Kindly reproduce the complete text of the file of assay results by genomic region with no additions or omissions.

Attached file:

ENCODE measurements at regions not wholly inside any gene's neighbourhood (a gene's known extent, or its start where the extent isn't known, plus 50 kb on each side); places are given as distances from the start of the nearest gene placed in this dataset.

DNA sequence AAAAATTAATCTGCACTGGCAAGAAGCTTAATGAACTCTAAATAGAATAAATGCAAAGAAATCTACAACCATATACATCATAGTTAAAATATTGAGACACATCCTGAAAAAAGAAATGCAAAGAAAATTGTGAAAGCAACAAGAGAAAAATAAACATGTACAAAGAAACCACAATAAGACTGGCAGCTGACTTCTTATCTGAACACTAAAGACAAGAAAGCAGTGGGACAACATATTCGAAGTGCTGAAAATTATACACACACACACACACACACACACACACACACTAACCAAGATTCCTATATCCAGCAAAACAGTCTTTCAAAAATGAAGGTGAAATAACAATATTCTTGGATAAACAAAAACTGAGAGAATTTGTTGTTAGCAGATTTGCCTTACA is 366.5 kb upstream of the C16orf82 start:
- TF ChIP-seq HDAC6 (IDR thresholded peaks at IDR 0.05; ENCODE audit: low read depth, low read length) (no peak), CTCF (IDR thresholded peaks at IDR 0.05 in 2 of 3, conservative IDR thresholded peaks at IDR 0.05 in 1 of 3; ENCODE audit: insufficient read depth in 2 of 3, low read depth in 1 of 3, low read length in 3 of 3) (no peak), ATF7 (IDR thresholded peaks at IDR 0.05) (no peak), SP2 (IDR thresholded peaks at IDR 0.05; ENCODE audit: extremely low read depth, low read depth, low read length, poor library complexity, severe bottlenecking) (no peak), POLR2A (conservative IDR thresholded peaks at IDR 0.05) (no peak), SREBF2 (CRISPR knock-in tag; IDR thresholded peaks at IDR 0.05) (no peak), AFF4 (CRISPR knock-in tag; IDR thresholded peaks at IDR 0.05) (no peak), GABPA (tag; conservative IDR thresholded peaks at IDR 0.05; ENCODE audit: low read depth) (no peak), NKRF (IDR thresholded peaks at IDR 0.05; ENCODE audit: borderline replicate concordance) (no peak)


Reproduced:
ENCODE measurements at regions not wholly inside any gene's neighbourhood (a gene's known extent, or its start where the extent isn't known, plus 50 kb on each side); places are given as distances from the start of the nearest gene placed in this dataset.

DNA sequence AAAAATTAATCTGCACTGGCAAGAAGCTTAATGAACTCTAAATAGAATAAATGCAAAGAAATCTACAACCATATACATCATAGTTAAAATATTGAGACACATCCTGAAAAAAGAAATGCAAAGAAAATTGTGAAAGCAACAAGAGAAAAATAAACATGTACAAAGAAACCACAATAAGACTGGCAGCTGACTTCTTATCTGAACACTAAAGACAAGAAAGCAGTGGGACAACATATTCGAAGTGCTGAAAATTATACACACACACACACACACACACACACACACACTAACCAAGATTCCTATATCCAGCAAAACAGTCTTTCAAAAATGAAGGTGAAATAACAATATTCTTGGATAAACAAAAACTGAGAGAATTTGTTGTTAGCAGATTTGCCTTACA is 366.5 kb upstream of the C16orf82 start:
- TF ChIP-seq HDAC6 (IDR thresholded peaks at IDR 0.05; ENCODE audit: low read depth, low read length) (no peak), CTCF (IDR thresholded peaks at IDR 0.05 in 2 of 3, conservative IDR thresholded peaks at IDR 0.05 in 1 of 3; ENCODE audit: insufficient read depth in 2 of 3, low read depth in 1 of 3, low read length in 3 of 3) (no peak), ATF7 (IDR thresholded peaks at IDR 0.05) (no peak), SP2 (IDR thresholded peaks at IDR 0.05; ENCODE audit: extremely low read depth, low read depth, low read length, poor library complexity, severe bottlenecking) (no peak), POLR2A (conservative IDR thresholded peaks at IDR 0.05) (no peak), SREBF2 (CRISPR knock-in tag; IDR thresholded peaks at IDR 0.05) (no peak), AFF4 (CRISPR knock-in tag; IDR thresholded peaks at IDR 0.05) (no peak), GABPA (tag; conservative IDR thresholded peaks at IDR 0.05; ENCODE audit: low read depth) (no peak), NKRF (IDR thresholded peaks at IDR 0.05; ENCODE audit: borderline replicate concordance) (no peak)